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The best coding subscription boxes for children – review Geek



  Girl programming a robot with a laptop
AlesiaKan / Shutterstock

Learning to encode is a big thing for the kids these days and for good reason. It is a great way to learn problem solving, logic and help with brain development ̵

1; even for children who are not focused on a computer science career.

In addition to the problem-solving skills, coding also teaches how to create things for themselves, from programming routines for robots to simple apps and software. Buy them a coding subscription box and you will put your child up with some valuable transferable skills.

Unlike STEM-based boxes – like those found in our best science signing boxes for kids list – there aren't many coding options that give you a physical subscription but those out there are pretty good. We have narrowed things down to some specific categories, so whatever your child's interest, there is something for them here. Here is our choice of gang.

Best Overall: BitsBox ($ 24.95 per month to $ 37.95 per month)

BitsBox is the best coding subscription out there. Each month, your child is introduced to a new computer science concept through some fun but educational projects.

Another theme is provided each month, such as animals or robots, so there is something fun and immediately available to the box, even if your child has no clue about it yet. For $ 24.95 a month, Basic BitsBox provides multiple app projects, a binder to keep all materials stored, along with stickers and progress schedules. For the adults there is a guide that teaches them the finer details of the coding concepts and commands that are taught to the child that month – the adult guide that helps you follow and interact with your child is a really nice touch. For $ 37.95 a month, Deluxe BitsBox offers everything there next to a set of trading cards with extra apps to build, temporary tattoos and a mysterious toy as well.

Whatever you go with, it's pretty good value for money as well as high learning.

Best for a bulk purchase: Thimble ($ 99- $ 199)

Thimble is not presented to you as other subscription boxes. Rather than paying each month and getting a new box sent to you a few weeks, you buy the whole course and split yourself for a few weeks. It's worth it.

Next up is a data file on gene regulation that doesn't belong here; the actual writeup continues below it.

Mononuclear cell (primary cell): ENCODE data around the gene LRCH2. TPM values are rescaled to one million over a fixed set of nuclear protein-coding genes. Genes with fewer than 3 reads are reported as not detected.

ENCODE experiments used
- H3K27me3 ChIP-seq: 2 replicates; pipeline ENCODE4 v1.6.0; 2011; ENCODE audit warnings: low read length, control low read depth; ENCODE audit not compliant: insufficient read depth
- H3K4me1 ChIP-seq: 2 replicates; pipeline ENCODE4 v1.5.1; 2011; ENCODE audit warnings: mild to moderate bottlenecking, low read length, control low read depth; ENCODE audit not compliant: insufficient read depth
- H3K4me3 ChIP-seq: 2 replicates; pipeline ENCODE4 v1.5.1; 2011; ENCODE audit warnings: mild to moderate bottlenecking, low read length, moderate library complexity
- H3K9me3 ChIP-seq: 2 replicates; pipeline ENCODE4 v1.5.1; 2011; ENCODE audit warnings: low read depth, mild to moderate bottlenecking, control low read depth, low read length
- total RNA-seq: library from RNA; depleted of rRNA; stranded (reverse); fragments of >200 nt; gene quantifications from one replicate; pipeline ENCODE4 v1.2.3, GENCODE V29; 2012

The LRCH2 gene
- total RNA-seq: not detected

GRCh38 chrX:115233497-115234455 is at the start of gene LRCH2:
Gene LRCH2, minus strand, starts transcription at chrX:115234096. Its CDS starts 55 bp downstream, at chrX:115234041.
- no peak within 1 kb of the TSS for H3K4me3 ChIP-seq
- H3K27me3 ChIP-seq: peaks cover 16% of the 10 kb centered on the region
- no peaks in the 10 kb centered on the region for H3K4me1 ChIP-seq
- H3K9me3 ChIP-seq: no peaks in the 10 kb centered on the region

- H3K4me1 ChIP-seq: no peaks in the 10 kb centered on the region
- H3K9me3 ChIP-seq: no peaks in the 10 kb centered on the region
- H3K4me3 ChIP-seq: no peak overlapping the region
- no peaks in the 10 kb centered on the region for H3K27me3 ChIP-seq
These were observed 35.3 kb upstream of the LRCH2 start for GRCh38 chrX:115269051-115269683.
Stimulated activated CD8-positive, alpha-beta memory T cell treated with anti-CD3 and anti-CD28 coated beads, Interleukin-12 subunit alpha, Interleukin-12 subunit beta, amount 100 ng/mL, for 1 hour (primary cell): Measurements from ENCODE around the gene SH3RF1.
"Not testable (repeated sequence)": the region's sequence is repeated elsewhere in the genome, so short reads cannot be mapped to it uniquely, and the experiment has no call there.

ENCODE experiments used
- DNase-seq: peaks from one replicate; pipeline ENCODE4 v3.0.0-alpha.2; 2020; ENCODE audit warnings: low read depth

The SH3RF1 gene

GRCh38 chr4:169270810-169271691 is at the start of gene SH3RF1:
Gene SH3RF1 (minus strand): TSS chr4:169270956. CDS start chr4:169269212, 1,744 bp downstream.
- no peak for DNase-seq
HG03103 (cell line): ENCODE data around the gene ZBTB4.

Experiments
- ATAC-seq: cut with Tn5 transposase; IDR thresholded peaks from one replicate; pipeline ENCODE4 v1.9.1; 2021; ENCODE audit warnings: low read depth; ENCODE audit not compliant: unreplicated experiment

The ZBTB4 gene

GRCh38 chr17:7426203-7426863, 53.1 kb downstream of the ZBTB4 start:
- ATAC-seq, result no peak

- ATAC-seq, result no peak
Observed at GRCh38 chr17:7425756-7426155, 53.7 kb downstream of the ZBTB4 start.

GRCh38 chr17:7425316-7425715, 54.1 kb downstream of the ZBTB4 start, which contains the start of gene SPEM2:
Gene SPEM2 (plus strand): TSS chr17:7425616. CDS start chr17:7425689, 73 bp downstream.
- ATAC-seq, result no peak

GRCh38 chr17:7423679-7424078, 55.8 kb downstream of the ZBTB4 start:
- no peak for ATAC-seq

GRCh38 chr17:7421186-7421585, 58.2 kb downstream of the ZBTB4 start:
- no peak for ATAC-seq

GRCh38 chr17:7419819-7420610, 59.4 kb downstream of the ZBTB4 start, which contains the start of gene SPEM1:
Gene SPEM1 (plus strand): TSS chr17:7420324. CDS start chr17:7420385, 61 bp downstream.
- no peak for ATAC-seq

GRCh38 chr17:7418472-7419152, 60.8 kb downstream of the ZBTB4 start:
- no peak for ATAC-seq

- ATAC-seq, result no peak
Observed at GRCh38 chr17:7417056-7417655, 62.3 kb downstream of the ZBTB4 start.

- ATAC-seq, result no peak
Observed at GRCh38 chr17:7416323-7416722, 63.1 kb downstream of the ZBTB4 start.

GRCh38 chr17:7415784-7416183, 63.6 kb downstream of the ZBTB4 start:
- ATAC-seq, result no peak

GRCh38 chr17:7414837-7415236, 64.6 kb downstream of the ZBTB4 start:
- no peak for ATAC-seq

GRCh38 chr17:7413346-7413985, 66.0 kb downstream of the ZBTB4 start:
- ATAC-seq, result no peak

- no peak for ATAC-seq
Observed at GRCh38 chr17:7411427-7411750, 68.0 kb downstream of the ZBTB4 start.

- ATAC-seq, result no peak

Currently, there are four different courses with intro to technology and computer science as the most logical place to start. For $ 99, children can learn the basic building blocks of electronics and computer systems while assembling 12 mini-projects from start to finish.

The kit comes with a number of basic sensors, indicators and actuators, all based around the Arduino (so it is cross-compatible with other coding kits). You can do something fun like a Simon Says machine or robot lover, and mount a doorbell or intruder alarm. Thimble can do away with some of the shorter elements that something BitsBox offers, but it's great for young teens to grab things without feeling patronized. Later kits contain a climate-based kit, as well as more advanced robotics. Keep in mind that these more advanced kits cost $ 199.

Best to get hands-on: MakeCrate ($ 24.95 per month)

  MakeCrate subscription box
MakeCrate

Much like Thimble, MakeCrate is a pretty handsome -coding learning. There is some physical assembly and sub-programming. Each month, a kit is sent containing the parts needed to complete at least two projects. Interestingly, you can also combine items from previous months, so there is always a point to keep track of items. Each month builds on the knowledge you gained last month.

All projects follow step-by-step instructions that go you and your child through every part of the journey. There are also video tutorials to enhance the knowledge. Projects can include things like building your own calculator, musical instrument or room alarm. Basic, fun projects that your child will use throughout their daily lives.

Best For Crossover Skills: Creation Crate ($ 29.99 per month)

  Creation Crate Subscription Box
Creation Crate

We have recommended Creation Crate before but it is worth mentioning twice. Partial electronics, sub-programming, there is a natural overlap here, which means that it is perfect for showing children how their coding ability can lead to other things.

Box Electronics and coding is the one that should go for this. It teaches children how to program and build electronic projects using Uno R-3 and other components. Compatible with Arduino, it is a good thing to come in if you want your children's knowledge to expand over time.

Every month you get everything you need. It includes all the craft materials you need, each component needed for assembly, along with detailed instructions on what you need to do. There is also access to the online classroom for further insight into what you learn and how it can interact with other parts of the study. Each month, the projects become a little more challenging so your child will continuously learn new ideas.


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